Despite a lull in the rainfall after New Year, the groundwater kept rising and its impacts soon became clear. In Patcham, severe flooding occurred in the railway tunnel for the commuter route between Brighton and London.
Dorset has an extensive network of tributaries in deep chalk valleys called bournes which are directly fed by groundwater charging. Extensive flooding of properties in the Winterbourne villages was reported, with pumping out of water ingress some 2-3 weeks after the festive deluge.
Further rain on already highly responsive catchments may prolong the problems. In Hambledon, Hampshire the EA continued to advise property owners with basements to remain vigilant as further weather systems could raise water underneath houses.
The EA and Flood Forecasting Centre (FFC) also predicted rises in groundwater levels in the Cotswold Limestone and in Lincolnshire Chalk and Limestone formations. They monitor boreholes levels up to 60 days in advance, given the lag in flood incidents after rainfall events. Alerts can be provided to residents to take action and maintain resilience.
Following 5 months of consecutive above average rainfall in Hampshire, the EA and FFC are predicting rises in groundwater levels will remain high with the threat of flooding likely for the rest of the winter. The table below shows rainfall data values recorded at Otterbourne, near Winchester, up to 28 January 2020:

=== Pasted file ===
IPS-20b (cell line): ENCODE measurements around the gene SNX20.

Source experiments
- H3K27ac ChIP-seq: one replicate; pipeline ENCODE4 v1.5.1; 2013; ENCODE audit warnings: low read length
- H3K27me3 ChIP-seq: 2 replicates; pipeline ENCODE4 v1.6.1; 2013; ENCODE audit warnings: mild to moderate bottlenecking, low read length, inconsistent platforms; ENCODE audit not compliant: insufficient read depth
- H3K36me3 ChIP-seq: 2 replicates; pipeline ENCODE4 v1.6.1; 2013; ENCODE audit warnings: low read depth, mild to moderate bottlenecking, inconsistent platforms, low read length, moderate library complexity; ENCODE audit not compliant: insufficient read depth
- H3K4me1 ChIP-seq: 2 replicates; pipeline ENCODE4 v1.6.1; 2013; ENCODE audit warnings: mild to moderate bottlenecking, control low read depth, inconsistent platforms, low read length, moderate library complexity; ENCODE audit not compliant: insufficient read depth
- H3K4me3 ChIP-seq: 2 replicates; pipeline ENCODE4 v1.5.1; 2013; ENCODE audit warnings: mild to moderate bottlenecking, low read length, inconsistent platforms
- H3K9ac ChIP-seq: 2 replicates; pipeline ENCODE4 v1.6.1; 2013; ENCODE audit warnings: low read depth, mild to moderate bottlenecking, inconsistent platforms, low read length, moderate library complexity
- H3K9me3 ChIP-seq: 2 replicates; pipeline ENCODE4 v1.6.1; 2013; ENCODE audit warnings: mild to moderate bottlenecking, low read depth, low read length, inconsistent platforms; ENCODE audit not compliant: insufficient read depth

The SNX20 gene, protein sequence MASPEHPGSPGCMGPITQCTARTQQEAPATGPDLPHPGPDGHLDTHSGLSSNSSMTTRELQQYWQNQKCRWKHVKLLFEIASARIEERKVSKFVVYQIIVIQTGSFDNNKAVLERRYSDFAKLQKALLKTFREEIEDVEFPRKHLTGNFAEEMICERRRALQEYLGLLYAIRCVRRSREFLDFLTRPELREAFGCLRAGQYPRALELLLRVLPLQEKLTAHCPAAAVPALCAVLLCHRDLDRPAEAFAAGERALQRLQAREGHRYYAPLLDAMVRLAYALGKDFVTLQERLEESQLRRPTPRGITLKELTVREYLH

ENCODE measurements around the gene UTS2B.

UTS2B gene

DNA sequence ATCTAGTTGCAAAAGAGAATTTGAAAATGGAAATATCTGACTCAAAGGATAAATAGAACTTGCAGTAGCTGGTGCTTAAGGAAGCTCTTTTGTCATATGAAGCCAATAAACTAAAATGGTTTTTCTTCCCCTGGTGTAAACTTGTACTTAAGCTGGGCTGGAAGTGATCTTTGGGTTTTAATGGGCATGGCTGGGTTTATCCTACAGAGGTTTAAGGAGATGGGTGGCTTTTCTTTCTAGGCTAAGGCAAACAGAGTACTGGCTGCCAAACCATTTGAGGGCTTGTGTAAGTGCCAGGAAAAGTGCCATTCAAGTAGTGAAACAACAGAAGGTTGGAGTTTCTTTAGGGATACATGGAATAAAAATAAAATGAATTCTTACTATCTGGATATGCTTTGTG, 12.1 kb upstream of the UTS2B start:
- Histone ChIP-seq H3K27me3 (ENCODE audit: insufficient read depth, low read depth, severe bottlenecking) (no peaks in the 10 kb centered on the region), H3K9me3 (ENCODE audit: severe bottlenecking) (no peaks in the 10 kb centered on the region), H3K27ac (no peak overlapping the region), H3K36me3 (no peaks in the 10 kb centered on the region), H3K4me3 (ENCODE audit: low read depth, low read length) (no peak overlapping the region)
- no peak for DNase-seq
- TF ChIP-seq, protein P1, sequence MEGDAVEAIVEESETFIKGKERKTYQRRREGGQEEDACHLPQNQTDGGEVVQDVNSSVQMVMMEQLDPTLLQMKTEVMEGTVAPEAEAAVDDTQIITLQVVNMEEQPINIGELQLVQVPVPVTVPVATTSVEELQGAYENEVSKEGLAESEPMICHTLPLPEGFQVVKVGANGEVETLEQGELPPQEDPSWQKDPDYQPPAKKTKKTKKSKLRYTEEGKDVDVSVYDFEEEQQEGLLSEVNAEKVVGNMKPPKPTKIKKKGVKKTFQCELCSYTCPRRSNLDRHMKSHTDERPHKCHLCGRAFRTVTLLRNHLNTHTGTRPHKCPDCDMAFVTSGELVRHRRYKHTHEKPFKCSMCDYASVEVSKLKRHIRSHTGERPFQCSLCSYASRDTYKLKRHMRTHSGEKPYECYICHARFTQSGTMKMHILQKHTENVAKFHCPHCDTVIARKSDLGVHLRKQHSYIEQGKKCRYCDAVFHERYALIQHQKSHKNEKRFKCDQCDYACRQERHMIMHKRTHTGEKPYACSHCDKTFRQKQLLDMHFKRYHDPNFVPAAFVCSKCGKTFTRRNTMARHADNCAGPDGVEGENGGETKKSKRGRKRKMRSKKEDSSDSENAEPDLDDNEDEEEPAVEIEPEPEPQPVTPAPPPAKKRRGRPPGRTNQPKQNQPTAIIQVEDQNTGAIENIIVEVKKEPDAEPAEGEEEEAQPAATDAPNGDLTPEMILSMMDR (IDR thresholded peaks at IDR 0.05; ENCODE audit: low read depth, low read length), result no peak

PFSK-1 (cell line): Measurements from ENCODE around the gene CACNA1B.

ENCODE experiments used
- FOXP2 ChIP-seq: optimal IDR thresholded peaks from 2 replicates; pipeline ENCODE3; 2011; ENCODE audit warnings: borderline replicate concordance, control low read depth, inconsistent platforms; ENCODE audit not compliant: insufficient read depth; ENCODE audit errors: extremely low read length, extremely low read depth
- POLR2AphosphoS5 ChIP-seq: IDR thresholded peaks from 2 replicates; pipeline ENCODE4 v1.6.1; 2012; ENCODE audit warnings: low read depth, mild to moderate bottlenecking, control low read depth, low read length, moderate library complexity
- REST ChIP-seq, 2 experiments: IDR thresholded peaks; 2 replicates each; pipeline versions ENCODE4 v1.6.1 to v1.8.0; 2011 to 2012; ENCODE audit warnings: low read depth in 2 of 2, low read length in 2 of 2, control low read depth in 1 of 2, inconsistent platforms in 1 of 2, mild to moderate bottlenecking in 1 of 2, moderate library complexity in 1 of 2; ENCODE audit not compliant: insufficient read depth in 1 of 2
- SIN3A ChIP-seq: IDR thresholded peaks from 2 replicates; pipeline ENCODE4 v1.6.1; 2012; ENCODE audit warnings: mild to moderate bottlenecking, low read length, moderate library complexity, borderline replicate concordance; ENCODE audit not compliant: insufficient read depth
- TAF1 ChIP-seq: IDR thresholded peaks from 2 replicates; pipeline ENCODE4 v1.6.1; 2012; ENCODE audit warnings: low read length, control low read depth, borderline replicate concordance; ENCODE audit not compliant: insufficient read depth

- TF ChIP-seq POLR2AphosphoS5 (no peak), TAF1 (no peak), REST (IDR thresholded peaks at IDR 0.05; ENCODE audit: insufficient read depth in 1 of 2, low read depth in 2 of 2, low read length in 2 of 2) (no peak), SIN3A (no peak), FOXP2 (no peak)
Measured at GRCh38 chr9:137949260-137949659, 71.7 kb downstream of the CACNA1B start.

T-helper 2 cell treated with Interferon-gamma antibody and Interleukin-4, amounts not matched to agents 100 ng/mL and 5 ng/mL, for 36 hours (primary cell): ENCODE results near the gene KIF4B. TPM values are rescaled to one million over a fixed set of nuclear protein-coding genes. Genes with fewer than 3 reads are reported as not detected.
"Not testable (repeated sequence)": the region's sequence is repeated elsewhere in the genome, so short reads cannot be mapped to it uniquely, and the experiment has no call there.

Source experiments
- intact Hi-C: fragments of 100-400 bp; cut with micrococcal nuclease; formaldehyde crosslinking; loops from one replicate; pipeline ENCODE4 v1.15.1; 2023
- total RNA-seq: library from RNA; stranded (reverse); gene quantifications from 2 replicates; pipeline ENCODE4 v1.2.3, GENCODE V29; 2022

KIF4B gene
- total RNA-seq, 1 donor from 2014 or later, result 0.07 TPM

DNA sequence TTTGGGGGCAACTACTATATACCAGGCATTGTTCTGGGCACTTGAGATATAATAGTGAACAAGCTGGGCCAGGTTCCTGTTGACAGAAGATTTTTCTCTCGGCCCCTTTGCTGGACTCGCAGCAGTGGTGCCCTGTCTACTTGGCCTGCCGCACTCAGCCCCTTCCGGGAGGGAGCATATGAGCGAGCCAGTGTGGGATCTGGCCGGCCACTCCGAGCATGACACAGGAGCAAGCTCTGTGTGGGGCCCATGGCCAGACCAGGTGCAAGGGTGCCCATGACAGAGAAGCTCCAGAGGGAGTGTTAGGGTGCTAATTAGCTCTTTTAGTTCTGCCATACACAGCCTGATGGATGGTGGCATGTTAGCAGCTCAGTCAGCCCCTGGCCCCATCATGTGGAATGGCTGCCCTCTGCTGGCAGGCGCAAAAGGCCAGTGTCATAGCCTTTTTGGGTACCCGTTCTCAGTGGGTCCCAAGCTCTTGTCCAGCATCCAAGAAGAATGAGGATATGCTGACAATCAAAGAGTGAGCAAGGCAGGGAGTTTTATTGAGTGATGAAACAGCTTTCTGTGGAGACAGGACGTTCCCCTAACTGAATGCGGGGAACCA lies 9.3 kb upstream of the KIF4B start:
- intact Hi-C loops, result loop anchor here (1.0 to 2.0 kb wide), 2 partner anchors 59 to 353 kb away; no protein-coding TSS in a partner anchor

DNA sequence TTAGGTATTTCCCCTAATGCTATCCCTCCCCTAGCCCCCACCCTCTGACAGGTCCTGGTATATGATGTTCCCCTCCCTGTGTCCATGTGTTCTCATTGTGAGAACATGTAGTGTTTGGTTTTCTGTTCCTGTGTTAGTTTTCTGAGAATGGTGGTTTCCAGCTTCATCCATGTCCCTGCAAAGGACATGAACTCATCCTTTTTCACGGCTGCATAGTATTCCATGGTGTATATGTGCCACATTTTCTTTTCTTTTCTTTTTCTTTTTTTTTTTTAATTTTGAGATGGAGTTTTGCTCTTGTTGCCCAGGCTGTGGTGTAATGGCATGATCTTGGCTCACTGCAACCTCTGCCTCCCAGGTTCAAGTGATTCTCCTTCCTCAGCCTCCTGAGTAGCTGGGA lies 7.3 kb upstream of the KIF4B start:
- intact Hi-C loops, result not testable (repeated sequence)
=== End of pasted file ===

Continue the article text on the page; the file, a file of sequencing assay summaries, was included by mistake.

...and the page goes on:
Storm Ciara also hit in early February notable for high winds and heavy rainstorms that swept the whole country. It led to significant river flooding in Yorkshire and Cumbria as the additional load of 10 cm of rain in a 24 hour period in some areas affected catchments significantly. Further named storms through February on already saturated ground will inevitably top up levels and could store up further groundwater flooding into March.
Groundwater can be challenging to advise on as an environmental risk in property search due diligence. As a conveyancer, key things to ask your client to look out for include:
The EA has a basic map of groundwater risk at 1km resolution, which is not good enough for property searches. Data is now improving all the time in order to translate potential risks into a more scientific understanding. However, historical records and extents are often anecdotal and unsubstantiated.
The Future Climate Info environmental search and flood search reports contains groundwater flood risk data at a 5m resolution. While this shows a far more granular level of detail, it is important to remember that geology and processes are complex and highly local. Flow routes and interactions with other sources of flooding are common.
Where a groundwater risk is highlighted, our flood data partners at JBA can then undertake a more forensic Flood Review. This is more bespoke approach to reveal more about the individual groundwater flood characteristics for your client.
They can also provide on–site assessments to identify flow paths, flood mechanisms and local ground conditions that may impact flooding. The results provide initial opportunities for property level resilience measures that may benefit the property.
Understanding groundwater risk is important as many insurance policies exclude groundwater as “local flooding”.
If more detailed evidence can be provided on its proximity, extent and likelihood, this will enable your client to be able to engage with insurers to perhaps look at additional premiums to cover the risk.
Lead image courtesy of The Romsey Advertiser